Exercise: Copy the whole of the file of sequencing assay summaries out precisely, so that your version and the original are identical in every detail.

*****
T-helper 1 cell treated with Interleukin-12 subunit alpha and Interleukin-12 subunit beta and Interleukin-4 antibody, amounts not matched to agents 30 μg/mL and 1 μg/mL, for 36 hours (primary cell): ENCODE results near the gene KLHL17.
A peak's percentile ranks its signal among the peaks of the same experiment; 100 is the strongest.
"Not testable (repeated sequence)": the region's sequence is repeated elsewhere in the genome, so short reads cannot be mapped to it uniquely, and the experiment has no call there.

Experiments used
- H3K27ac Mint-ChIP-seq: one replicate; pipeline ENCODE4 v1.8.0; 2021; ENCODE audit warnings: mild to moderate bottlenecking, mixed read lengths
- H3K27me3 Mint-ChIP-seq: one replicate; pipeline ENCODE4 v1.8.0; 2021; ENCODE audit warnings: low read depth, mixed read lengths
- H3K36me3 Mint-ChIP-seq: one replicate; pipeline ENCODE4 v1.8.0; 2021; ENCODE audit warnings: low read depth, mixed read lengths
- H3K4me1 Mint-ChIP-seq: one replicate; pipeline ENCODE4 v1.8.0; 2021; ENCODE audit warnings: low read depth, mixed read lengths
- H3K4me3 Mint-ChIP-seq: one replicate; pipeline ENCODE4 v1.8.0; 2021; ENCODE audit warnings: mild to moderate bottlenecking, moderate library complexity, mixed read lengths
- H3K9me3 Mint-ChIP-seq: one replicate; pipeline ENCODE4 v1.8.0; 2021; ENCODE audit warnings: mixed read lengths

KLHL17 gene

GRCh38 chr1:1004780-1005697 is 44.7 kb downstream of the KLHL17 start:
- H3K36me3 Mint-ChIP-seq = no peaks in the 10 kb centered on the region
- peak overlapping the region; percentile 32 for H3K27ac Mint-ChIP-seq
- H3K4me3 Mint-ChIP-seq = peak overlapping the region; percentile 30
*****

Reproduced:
T-helper 1 cell treated with Interleukin-12 subunit alpha and Interleukin-12 subunit beta and Interleukin-4 antibody, amounts not matched to agents 30 μg/mL and 1 μg/mL, for 36 hours (primary cell): ENCODE results near the gene KLHL17.
A peak's percentile ranks its signal among the peaks of the same experiment; 100 is the strongest.
"Not testable (repeated sequence)": the region's sequence is repeated elsewhere in the genome, so short reads cannot be mapped to it uniquely, and the experiment has no call there.

Experiments used
- H3K27ac Mint-ChIP-seq: one replicate; pipeline ENCODE4 v1.8.0; 2021; ENCODE audit warnings: mild to moderate bottlenecking, mixed read lengths
- H3K27me3 Mint-ChIP-seq: one replicate; pipeline ENCODE4 v1.8.0; 2021; ENCODE audit warnings: low read depth, mixed read lengths
- H3K36me3 Mint-ChIP-seq: one replicate; pipeline ENCODE4 v1.8.0; 2021; ENCODE audit warnings: low read depth, mixed read lengths
- H3K4me1 Mint-ChIP-seq: one replicate; pipeline ENCODE4 v1.8.0; 2021; ENCODE audit warnings: low read depth, mixed read lengths
- H3K4me3 Mint-ChIP-seq: one replicate; pipeline ENCODE4 v1.8.0; 2021; ENCODE audit warnings: mild to moderate bottlenecking, moderate library complexity, mixed read lengths
- H3K9me3 Mint-ChIP-seq: one replicate; pipeline ENCODE4 v1.8.0; 2021; ENCODE audit warnings: mixed read lengths

KLHL17 gene

GRCh38 chr1:1004780-1005697 is 44.7 kb downstream of the KLHL17 start:
- H3K36me3 Mint-ChIP-seq = no peaks in the 10 kb centered on the region
- peak overlapping the region; percentile 32 for H3K27ac Mint-ChIP-seq
- H3K4me3 Mint-ChIP-seq = peak overlapping the region; percentile 30